Google recently announced that its algorithm would factor in page load speed beside the other 200 ranking factors used. This move, broadly welcomed by web developers and users, means it is now more important than ever to optimize the speed of your websites.

Speed optimization will not only keep Google happy, but it will also keep visitors engaged, increasing user retention and activity, and reducing your bandwidth and hosting costs. It’s a real win-win situation.

Using the tools explored below, you’ll be able to pinpoint exactly what’s slowing you down and get advice and recommendations on how to make the improvements. Each tool is slightly different, but you need not use them in isolation.

The best results come from using a portfolio of speed optimization tools to ensure you’ve got all the bases covered.

Still, remember the WordPress web optimization article? If you are a WordPress user, I believe both these articles will bring benefits to your blog’s loading speed, and your page rank.

Sometimes, the best way to speed up your website is through your hosting provider. Something like Cloudflare’s content delivery network (CDN) can reduce your website’s load time by reducing the distance that requests have to travel. You can read more about Cloudflare’s CDN on this blog post by 101domain.

Yahoo! YSlow

YSlow is perhaps the user-friendliest of all the speed optimization tools, useful for beginners and experts alike. It analyzes web pages and suggests ways to improve the performance of your website based on Yahoo!’s 34 best practices. It divides these into seven categories: content, server, cookie, CSS, JavaScript, images, and mobile.

YSlow, which is a Firefox add-on integrated with Firebug (which you have to install first), judges web pages according to one of three pre-designed rule sets or a rule set of your own making. Besides advising you on how to improve your website’s speed, it also summarizes each page’s components, displaying in-depth statistics.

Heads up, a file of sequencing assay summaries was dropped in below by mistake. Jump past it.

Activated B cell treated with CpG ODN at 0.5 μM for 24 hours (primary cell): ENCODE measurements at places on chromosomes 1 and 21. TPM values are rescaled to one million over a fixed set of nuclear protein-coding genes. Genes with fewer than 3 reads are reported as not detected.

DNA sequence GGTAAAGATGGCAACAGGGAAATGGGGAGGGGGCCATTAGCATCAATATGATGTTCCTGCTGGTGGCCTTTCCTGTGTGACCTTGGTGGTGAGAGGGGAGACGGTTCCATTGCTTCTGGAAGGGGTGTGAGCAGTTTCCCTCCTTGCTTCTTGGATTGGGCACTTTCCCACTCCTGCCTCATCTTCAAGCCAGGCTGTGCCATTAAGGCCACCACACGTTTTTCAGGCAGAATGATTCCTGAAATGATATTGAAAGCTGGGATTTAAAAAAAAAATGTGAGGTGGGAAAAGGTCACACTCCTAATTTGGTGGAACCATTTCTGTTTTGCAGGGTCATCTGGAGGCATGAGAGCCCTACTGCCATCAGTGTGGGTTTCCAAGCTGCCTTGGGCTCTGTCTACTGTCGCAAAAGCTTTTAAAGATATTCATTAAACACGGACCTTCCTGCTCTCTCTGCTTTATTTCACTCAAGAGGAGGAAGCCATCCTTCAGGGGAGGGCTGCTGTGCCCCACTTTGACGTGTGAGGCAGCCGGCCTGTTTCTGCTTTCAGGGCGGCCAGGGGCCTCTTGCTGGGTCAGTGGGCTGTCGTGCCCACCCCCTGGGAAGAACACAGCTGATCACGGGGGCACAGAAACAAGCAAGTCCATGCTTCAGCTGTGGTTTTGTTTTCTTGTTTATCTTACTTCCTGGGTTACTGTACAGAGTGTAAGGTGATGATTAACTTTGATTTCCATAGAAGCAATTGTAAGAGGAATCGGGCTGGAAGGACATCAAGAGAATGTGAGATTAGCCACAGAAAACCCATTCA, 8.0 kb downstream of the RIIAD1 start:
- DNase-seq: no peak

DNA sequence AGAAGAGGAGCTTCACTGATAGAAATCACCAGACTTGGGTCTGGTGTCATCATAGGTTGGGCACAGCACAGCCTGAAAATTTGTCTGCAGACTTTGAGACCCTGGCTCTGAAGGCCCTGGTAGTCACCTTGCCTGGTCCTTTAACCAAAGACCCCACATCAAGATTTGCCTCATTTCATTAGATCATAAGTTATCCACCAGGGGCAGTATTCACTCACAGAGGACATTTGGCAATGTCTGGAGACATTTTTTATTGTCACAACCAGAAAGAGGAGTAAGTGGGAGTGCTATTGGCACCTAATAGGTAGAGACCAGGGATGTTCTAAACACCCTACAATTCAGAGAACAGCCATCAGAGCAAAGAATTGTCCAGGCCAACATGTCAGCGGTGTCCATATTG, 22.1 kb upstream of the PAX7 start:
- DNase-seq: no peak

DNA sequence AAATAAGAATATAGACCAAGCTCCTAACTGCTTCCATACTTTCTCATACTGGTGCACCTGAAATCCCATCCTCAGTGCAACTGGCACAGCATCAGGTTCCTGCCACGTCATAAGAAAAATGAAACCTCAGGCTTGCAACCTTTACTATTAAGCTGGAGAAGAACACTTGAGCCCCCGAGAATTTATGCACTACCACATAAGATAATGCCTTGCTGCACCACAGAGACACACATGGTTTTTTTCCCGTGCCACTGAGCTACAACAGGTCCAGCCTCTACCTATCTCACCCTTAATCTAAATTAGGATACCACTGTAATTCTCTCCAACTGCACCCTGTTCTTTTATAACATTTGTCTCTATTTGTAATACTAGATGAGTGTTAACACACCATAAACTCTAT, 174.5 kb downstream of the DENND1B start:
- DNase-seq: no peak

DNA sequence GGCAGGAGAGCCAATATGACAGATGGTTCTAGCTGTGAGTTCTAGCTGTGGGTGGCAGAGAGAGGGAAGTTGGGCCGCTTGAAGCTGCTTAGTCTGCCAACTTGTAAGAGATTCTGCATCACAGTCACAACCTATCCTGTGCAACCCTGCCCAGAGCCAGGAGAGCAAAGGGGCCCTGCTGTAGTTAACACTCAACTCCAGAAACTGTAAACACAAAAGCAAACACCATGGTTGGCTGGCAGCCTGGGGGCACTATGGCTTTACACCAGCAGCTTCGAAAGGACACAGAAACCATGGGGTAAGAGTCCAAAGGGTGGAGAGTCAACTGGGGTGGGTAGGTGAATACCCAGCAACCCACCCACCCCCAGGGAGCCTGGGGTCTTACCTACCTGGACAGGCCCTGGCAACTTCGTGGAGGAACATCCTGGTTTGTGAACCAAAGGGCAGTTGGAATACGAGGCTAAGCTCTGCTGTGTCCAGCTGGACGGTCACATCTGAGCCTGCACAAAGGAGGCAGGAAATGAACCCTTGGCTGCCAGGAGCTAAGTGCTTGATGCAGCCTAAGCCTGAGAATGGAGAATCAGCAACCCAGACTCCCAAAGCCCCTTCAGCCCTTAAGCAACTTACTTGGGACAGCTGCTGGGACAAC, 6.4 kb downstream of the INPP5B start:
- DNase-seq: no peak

Web Page Analyzer

This free tool couldn’t be easier to use. Enter a URL to diagnose and press ‘Submit.’ Web Page Analyzer then calculates page size, composition, and download time, providing you with a report. In this report, you’ll get various stats, including the size of each of your site’s components, download times at a range of connection rates (14.4k to T1 1.44Mbps), and recommendations for how to improve performance. It will tell you what your site is doing well and what your site is doing poorly.

Google Page Speed

Like YSlow, Google’s Page Speed is a Firefox/Firebug add-on. Again, like YSlow, Page Speed performs a series of tests based on a set of best practices, this time divided into five categories: optimizing caching, minimizing round-trip times, minimizing request size, minimizing payload size and optimizing browser rendering. Once you’ve run the tests, you’ll get a set of scores for each page and advice on how to speed things up.

Google Webmaster Tools Site Performance

Site Performance is an intuitive tool that tells you how fast your pages load, how this speed has changed over time, and how these loading times compared to other sites. It will then give you Google Page Speed suggestions for how to speed up your site for improved user experience. Google gathers its performance information from your site’s users, specifically those that have installed the Google Toolbar and use its enhanced features. This means that if your site doesn’t get much traffic, the data you receive might be incomplete or lacking invalidity.


A little different from the other tools in this list, SmartSprites lets you introduce and maintain CSS sprites in your designs. Using CSS sprites dramatically reduces the number of HTTP requests made for image resources referenced by your site, improving your site’s performance. CSS sprites are useful when lots of small images, like menu icons, are used. The Yahoo! homepage, for example, uses CSS sprites to speed things up.

Pingdom Tools Full Page Test

Pingdom’s Full Page Test imitates the way it loads a page in a web browser, giving you a visual representation of how long it takes to load each object on each page, including images, CSS, JavaScript, RSS, Flash, and frames. View the objects in load order or rank them in terms of speed to highlight potential problem areas.


AOL initially developed Webpage test for use on its sites, but it is now available for everyone to use online for free. Once you’ve entered your URL, you’ll be presented with a waterfall-like graph of your page load performance and an optimization checklist.

The advice given is rather hard to digest for all but the most experienced web developers: your given as a series of ticks, crosses, and warning signs rather than the user-friendly sentences you’ll get from YSlow and Google Page Test. It does, however, allow you to test from various locations and with different browsers.